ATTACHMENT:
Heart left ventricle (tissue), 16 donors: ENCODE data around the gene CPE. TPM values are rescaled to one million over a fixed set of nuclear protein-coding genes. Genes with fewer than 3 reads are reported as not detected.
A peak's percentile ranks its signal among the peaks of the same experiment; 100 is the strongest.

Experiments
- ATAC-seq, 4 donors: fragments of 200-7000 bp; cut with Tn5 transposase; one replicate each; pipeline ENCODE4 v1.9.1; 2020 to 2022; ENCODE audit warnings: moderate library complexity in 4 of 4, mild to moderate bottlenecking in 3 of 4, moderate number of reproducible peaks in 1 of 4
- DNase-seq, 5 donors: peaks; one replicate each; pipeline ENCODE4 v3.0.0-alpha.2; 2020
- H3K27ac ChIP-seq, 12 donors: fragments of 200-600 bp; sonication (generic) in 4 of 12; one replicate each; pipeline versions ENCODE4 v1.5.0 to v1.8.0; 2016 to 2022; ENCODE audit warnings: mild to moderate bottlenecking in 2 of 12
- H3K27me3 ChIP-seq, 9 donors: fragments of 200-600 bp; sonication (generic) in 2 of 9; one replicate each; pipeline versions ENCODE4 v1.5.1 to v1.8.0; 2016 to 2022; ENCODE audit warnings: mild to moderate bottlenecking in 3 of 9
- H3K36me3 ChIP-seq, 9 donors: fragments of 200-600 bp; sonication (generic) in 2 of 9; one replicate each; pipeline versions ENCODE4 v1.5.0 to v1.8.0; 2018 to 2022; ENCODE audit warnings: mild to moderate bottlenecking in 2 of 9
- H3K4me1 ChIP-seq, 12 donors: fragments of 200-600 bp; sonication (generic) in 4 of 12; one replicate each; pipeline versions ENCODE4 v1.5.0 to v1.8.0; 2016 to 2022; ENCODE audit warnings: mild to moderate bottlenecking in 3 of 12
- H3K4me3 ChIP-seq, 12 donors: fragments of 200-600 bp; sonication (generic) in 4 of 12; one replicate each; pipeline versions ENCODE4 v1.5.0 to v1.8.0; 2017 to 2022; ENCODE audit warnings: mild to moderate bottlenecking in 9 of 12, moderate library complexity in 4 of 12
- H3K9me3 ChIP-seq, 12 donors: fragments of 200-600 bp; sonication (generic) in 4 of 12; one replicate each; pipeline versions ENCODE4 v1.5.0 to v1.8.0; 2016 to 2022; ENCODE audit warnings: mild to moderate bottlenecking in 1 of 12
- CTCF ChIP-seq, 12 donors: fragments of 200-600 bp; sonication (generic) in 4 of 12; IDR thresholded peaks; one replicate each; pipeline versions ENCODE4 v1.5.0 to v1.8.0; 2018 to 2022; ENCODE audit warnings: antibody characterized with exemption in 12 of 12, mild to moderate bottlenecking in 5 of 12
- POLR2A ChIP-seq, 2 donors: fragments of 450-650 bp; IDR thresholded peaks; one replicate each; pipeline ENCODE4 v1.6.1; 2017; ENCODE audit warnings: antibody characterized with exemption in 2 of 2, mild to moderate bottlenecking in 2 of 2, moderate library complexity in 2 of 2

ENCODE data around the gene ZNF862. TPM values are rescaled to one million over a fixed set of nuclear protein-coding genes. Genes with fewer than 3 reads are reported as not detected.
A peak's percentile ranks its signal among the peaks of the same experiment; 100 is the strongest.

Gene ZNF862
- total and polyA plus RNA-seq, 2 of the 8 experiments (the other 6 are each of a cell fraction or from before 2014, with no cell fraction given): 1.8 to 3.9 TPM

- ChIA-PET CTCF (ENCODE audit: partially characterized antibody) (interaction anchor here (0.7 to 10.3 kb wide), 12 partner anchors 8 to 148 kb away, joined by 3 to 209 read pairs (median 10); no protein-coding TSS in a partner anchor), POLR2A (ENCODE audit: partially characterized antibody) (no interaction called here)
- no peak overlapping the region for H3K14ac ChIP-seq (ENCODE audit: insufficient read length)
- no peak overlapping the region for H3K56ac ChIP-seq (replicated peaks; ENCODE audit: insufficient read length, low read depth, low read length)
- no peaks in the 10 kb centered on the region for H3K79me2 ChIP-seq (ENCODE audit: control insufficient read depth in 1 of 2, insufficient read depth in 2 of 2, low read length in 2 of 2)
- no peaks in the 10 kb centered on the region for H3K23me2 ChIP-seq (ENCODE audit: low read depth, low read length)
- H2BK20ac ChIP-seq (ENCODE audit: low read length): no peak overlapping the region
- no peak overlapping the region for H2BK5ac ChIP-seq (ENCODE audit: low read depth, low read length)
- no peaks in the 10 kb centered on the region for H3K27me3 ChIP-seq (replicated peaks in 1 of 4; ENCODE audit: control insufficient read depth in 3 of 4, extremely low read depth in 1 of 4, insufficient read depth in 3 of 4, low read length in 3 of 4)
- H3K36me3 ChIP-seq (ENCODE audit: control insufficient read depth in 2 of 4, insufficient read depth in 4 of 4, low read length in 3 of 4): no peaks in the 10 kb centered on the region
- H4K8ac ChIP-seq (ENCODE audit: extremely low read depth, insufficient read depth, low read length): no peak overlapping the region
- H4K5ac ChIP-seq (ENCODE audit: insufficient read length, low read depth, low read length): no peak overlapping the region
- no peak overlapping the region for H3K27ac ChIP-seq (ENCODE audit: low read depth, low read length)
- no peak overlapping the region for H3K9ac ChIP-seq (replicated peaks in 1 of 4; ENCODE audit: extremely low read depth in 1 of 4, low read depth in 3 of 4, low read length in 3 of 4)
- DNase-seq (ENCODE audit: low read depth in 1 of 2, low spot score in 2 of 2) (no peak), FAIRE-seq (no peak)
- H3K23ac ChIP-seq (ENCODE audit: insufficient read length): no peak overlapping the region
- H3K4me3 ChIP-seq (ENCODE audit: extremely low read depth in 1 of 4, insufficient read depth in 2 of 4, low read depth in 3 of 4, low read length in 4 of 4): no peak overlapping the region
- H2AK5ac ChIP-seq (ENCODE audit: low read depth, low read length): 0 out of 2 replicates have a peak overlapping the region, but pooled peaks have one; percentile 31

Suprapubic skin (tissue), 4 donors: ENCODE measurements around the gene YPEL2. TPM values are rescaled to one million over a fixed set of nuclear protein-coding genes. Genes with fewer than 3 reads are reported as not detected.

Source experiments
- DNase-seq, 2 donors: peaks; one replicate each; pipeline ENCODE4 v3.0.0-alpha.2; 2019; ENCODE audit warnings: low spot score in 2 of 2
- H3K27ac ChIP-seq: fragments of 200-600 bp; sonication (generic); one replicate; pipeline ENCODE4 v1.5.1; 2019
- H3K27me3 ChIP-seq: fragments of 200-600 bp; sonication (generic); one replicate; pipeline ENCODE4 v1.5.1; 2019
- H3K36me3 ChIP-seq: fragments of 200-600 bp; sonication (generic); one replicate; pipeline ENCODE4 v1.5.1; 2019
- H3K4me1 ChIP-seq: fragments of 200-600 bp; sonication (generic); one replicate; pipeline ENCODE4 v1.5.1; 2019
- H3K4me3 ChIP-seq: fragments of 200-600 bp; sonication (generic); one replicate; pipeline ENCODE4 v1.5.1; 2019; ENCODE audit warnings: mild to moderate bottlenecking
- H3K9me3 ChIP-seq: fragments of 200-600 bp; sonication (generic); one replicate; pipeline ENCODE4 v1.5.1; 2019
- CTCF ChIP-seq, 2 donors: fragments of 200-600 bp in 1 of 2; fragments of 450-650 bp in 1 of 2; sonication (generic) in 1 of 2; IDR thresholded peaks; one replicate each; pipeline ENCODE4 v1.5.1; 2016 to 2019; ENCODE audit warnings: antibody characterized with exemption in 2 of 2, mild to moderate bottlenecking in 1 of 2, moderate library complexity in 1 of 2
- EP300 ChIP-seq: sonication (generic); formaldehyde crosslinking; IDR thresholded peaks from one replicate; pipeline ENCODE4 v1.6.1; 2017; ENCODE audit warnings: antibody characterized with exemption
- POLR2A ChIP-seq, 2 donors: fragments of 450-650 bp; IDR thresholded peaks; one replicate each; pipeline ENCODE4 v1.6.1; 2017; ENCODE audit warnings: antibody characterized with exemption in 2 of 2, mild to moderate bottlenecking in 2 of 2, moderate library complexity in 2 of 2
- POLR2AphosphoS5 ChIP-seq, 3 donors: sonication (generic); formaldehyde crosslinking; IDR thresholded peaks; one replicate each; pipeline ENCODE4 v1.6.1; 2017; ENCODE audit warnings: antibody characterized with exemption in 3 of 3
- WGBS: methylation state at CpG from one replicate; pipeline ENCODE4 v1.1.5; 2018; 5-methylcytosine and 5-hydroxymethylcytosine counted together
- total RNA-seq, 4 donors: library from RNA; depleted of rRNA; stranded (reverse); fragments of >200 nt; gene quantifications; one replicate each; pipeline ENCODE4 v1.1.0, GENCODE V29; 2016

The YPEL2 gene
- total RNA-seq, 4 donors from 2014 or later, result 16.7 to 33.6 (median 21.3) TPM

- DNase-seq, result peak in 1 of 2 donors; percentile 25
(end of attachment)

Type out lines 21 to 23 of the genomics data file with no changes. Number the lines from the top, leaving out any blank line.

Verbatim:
- no peaks in the 10 kb centered on the region for H3K79me2 ChIP-seq (ENCODE audit: control insufficient read depth in 1 of 2, insufficient read depth in 2 of 2, low read length in 2 of 2)
- no peaks in the 10 kb centered on the region for H3K23me2 ChIP-seq (ENCODE audit: low read depth, low read length)
- H2BK20ac ChIP-seq (ENCODE audit: low read length): no peak overlapping the region